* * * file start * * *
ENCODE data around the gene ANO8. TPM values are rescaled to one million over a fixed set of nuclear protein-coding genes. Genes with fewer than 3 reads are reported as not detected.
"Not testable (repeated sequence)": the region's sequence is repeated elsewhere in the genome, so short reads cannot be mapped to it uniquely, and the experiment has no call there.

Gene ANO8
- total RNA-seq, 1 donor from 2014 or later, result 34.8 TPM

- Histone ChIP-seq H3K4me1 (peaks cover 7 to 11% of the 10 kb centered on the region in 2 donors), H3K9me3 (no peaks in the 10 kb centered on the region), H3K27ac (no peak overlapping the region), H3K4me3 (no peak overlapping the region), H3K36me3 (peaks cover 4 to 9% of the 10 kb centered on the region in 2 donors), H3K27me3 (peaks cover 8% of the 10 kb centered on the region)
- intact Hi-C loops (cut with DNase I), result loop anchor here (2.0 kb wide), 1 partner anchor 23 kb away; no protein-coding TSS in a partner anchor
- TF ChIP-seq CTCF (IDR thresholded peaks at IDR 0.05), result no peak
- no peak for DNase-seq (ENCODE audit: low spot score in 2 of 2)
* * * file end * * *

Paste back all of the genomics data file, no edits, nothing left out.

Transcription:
ENCODE data around the gene ANO8. TPM values are rescaled to one million over a fixed set of nuclear protein-coding genes. Genes with fewer than 3 reads are reported as not detected.
"Not testable (repeated sequence)": the region's sequence is repeated elsewhere in the genome, so short reads cannot be mapped to it uniquely, and the experiment has no call there.

Gene ANO8
- total RNA-seq, 1 donor from 2014 or later, result 34.8 TPM

- Histone ChIP-seq H3K4me1 (peaks cover 7 to 11% of the 10 kb centered on the region in 2 donors), H3K9me3 (no peaks in the 10 kb centered on the region), H3K27ac (no peak overlapping the region), H3K4me3 (no peak overlapping the region), H3K36me3 (peaks cover 4 to 9% of the 10 kb centered on the region in 2 donors), H3K27me3 (peaks cover 8% of the 10 kb centered on the region)
- intact Hi-C loops (cut with DNase I), result loop anchor here (2.0 kb wide), 1 partner anchor 23 kb away; no protein-coding TSS in a partner anchor
- TF ChIP-seq CTCF (IDR thresholded peaks at IDR 0.05), result no peak
- no peak for DNase-seq (ENCODE audit: low spot score in 2 of 2)